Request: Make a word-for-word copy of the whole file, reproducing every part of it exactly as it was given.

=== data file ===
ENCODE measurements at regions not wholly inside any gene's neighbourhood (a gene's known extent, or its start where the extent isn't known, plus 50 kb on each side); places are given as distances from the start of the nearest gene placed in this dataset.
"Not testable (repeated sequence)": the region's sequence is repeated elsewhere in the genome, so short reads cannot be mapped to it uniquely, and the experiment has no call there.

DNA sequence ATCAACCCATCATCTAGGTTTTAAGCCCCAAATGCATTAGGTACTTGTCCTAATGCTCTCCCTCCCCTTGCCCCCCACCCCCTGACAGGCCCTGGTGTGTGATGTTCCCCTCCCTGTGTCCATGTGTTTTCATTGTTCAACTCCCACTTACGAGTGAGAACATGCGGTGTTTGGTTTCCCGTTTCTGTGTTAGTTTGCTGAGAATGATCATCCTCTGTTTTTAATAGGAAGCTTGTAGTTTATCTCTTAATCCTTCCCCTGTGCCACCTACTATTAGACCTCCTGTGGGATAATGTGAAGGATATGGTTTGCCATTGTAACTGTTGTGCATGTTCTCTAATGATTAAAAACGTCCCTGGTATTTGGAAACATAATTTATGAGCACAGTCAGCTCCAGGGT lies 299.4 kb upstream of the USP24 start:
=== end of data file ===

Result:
ENCODE measurements at regions not wholly inside any gene's neighbourhood (a gene's known extent, or its start where the extent isn't known, plus 50 kb on each side); places are given as distances from the start of the nearest gene placed in this dataset.
"Not testable (repeated sequence)": the region's sequence is repeated elsewhere in the genome, so short reads cannot be mapped to it uniquely, and the experiment has no call there.

DNA sequence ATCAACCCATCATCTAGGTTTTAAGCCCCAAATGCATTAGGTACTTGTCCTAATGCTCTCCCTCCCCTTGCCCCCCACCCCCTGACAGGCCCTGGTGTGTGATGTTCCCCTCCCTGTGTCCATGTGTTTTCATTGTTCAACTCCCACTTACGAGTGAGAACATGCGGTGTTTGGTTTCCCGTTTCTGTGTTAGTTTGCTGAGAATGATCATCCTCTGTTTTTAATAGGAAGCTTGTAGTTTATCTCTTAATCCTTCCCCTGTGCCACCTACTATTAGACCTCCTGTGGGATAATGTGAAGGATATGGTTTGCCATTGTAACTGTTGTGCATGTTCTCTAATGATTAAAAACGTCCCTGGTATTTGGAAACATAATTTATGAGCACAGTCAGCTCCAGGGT lies 299.4 kb upstream of the USP24 start: